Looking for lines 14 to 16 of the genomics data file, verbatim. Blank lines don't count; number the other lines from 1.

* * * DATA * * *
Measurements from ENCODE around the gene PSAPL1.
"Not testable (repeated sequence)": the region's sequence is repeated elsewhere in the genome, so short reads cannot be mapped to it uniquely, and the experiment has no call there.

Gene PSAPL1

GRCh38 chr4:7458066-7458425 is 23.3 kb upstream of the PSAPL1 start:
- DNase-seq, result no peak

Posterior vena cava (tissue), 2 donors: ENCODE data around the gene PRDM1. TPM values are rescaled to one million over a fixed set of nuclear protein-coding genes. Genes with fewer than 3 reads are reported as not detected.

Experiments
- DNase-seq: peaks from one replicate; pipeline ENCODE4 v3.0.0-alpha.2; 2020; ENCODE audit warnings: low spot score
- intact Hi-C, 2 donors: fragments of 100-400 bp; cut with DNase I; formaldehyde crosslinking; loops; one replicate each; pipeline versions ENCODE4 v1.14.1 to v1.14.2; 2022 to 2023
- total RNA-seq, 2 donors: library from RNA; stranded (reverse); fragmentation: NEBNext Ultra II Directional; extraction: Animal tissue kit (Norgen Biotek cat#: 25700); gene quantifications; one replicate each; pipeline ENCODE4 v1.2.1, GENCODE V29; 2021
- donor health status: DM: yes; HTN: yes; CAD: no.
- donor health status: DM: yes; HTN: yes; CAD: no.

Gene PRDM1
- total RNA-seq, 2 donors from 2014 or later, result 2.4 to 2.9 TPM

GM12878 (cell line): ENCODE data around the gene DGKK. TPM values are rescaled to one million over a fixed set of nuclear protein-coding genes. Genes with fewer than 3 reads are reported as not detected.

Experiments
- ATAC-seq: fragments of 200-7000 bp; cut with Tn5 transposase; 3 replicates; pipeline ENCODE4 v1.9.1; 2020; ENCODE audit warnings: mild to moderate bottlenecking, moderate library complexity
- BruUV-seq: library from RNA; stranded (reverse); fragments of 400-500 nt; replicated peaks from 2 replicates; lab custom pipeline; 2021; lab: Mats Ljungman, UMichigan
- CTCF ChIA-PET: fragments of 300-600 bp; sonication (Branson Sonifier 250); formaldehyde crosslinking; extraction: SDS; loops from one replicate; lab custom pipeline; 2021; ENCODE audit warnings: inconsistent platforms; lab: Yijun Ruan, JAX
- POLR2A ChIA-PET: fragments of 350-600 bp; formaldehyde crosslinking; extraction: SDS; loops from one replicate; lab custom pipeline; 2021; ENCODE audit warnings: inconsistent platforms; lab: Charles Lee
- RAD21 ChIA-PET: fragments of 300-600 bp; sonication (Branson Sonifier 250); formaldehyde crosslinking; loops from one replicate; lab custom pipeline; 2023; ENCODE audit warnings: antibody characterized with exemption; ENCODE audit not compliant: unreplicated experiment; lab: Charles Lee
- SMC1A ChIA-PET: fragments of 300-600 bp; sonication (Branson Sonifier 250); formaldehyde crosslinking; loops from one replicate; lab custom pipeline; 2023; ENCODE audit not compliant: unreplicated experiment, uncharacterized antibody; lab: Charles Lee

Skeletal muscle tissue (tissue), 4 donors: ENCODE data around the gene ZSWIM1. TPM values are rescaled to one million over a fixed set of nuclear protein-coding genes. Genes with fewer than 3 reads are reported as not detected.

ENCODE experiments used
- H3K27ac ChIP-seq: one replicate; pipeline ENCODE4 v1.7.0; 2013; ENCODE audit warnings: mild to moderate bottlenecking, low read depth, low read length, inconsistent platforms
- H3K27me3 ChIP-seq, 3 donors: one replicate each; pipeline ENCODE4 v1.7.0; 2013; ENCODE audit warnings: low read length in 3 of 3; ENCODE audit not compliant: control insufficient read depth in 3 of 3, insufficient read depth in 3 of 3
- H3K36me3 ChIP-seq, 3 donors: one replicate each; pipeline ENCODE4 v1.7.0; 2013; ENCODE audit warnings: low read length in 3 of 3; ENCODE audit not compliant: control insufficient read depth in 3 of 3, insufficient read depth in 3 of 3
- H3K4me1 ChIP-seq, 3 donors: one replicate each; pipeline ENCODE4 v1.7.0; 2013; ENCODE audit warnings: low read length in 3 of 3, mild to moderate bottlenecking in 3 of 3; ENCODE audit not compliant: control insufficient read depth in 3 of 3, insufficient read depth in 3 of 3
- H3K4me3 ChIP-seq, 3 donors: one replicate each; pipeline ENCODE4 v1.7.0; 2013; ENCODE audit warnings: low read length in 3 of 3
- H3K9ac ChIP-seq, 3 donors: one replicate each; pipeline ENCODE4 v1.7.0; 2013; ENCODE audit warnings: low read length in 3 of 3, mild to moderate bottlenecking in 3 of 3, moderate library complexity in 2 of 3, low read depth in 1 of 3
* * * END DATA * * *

- total RNA-seq, 2 donors from 2014 or later, result 2.4 to 2.9 TPM

GM12878 (cell line): ENCODE data around the gene DGKK. TPM values are rescaled to one million over a fixed set of nuclear protein-coding genes. Genes with fewer than 3 reads are reported as not detected.

Experiments